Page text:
A few years ago, I ran into a lawyer acquaintance who'd heard through the grapevine I'd espoused atheism. I hedged my bets by telling him that was not quite accurate; that I was an agnostic. When I asked "Tom" what he had been up to lately, as he was rumored to have retired from his mostly consumer and commercial practice, he said he was researching a book about law and religion. I did not see Tom again until a few days ago, when the local rag we sometimes call a daily carried over his signature a letter to the editor.
Apparently someone had published an opinion or sent a letter about the founding fathers and their religious beliefs, as Tom had written to observe that Jefferson had invoked "God" at this or that event, so...You know the general drift if, like me, you are a member of Americans United (for Separation of Church and State). There is, locally, a church-based movement afoot to spread the ridiculous rumor that church-state separation is a "myth" and to rewrite American history to support the half-truths and lies that are spreading like prairie fire along the lines of "Abraham Lincoln was guided in his every act by Christian principles" when we know that he told close friends he thought Jesus was bogus and very likely invented to cover up an adulterous or violent impregnation.
I spend a considerable amount of time writing letters and complaining to anyone who will listen that the myth-makers are up to no good. They may admit to dominionist underpinnings of their position, which for all I know they are convinced is grounded in the "strict intepretation" of the Constitution. And as literalists they surely understand that if the First Amendment does not address the issue at hand, then it must be left to Biblical interpretation. As above, so below.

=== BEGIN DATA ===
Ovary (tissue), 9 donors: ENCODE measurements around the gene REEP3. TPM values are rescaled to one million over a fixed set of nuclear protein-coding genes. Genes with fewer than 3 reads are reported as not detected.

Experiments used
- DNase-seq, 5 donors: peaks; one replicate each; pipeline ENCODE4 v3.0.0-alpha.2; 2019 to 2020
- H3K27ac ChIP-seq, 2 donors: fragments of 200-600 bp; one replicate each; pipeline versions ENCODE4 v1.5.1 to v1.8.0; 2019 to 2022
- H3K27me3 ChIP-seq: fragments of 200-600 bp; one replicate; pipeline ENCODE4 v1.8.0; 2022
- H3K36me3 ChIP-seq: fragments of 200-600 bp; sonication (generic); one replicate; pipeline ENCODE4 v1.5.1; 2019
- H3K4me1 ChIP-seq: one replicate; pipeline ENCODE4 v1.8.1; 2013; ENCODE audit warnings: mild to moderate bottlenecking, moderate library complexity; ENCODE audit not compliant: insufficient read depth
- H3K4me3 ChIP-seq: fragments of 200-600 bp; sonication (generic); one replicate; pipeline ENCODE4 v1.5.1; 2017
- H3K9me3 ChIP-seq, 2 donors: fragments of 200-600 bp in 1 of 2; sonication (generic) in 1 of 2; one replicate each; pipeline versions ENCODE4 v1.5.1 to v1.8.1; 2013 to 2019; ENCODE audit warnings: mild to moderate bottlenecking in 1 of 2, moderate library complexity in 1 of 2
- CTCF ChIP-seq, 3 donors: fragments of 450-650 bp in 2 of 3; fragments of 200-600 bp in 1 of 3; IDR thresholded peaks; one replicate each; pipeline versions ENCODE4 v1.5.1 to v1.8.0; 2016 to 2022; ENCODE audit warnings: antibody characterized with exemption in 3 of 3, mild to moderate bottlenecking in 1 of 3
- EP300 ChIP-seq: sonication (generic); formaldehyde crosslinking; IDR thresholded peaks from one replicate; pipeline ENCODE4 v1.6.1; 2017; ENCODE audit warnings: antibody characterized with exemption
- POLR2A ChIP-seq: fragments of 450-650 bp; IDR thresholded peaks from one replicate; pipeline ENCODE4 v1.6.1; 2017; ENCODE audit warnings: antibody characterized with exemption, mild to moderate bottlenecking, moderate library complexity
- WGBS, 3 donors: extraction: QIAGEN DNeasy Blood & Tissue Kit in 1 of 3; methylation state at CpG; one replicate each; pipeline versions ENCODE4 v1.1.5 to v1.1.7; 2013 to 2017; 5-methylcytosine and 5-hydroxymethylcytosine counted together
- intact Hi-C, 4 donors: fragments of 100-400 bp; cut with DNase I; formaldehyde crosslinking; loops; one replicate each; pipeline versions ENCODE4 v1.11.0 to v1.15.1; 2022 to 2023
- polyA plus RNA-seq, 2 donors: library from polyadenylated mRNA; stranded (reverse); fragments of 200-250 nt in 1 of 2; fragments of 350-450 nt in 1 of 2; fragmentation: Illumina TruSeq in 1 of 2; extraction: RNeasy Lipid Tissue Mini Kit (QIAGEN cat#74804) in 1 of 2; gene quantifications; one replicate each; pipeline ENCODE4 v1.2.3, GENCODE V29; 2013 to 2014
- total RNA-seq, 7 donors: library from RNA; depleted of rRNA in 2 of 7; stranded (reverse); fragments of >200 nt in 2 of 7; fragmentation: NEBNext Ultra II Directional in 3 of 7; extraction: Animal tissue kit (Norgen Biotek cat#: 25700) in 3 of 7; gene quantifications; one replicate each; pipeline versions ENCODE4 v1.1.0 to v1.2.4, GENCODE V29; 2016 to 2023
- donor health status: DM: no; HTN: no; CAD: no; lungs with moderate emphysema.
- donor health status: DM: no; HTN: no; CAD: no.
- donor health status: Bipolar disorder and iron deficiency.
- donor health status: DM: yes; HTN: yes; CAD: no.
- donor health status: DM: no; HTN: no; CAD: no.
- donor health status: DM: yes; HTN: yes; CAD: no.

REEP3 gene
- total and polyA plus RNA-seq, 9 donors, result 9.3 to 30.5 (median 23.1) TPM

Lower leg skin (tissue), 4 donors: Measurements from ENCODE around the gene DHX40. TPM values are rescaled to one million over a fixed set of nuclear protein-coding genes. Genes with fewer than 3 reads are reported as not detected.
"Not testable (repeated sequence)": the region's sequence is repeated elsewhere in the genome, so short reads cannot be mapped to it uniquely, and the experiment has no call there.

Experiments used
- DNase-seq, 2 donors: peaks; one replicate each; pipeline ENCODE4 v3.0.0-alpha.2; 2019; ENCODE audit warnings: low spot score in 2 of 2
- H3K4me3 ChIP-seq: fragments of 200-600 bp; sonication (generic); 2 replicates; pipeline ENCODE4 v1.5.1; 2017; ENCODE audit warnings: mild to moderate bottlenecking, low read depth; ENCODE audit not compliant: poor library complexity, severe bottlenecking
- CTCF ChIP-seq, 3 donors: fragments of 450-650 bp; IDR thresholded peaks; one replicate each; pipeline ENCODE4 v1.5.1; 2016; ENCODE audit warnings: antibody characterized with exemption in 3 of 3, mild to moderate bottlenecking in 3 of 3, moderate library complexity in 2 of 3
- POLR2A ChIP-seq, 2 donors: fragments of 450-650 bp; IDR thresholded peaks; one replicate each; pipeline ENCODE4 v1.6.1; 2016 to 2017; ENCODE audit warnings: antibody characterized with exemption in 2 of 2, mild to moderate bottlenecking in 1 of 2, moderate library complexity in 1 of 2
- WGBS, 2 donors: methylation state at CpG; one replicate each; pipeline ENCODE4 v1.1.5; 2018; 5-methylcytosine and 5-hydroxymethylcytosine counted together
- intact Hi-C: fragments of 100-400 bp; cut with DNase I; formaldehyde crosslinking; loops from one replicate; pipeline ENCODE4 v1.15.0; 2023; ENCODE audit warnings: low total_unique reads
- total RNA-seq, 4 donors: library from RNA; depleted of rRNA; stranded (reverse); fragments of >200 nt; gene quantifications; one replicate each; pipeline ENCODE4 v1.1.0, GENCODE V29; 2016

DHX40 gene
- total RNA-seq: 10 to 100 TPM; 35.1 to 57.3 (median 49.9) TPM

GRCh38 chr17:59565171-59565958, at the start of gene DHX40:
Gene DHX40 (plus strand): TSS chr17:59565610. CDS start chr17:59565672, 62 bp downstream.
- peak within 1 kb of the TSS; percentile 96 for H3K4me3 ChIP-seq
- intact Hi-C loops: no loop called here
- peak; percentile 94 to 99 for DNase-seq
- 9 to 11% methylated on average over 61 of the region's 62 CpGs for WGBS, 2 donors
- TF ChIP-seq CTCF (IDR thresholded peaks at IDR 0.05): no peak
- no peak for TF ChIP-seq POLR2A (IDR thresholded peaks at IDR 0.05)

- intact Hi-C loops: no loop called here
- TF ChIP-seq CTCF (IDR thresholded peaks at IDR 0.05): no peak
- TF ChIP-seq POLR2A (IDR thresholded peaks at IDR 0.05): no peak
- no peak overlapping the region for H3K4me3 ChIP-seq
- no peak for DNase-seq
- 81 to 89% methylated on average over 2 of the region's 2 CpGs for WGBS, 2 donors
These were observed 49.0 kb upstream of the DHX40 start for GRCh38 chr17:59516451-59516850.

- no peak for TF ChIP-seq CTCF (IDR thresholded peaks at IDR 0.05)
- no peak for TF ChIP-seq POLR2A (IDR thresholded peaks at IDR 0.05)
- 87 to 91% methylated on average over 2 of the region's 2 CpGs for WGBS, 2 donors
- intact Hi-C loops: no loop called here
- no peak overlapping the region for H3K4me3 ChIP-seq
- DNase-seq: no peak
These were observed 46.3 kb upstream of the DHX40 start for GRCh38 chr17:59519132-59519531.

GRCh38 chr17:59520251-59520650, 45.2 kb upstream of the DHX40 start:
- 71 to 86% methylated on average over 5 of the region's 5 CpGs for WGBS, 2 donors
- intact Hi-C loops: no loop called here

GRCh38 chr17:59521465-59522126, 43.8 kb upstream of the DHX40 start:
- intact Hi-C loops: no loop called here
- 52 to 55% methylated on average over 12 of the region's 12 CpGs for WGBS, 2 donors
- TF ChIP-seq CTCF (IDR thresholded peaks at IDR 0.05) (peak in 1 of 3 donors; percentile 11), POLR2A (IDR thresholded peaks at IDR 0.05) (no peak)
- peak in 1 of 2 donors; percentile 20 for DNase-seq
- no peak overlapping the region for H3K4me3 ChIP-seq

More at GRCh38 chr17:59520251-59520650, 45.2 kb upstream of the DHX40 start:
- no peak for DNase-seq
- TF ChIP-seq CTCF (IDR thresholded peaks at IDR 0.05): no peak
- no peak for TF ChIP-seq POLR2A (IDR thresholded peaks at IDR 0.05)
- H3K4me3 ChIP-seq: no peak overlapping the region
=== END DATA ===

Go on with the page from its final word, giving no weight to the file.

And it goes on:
Mind you, the "myth" argument had been going on recently in the Texas Bar Journal as well not six months back. An out-of-state bar member wrote to say that all the founding fathers were Christians and the doctrine of separation of church and state was a myth; it wasn't even in the Constitution itself. Now it just so happens that even as this controversy has been brewing and spreading in Texas, the right wingnut Texas Board of Education was at working removing Jefferson from history texts because the man cared more about freethinking than he did about Christianity.
What I am thinking here is that the evangelicals have declared war on freethinking progressives and it doesn't seem to me a flight of imagination to see in their modus operandi establishment of a theocratic federal government along the lines of Gov. Huckabee's promise to interpret U.S. law according to Christian principles. Justice Holmes once said (in the context of freedom of speech) that if the dominant opinion of the people is to have a communistic form of government in the U.S. then so be it; at least let the villain shout his position in the public market, there to be praised or shouted down. What chance do we think atheists will have in any theocracy? In the Mideast apostates are beheaded.
Still, I am left to wonder, what sort of penal code will we have under the Christian United States (C.U.S.)? I suspect that the Cussers will have us in wooden stocks in the mall in the event we skip church on Sunday. I suspect utterance of anything questioning the Bible as the literal word of God will be a capital crime ("aggravated") and thus punishable by death under some circumstances yet to be decided by the Ministry. I suspect that burglary of a church will be elevated to a 1st degree felony, in my state punishable with a life sentence. I could go on, but I think you get the point.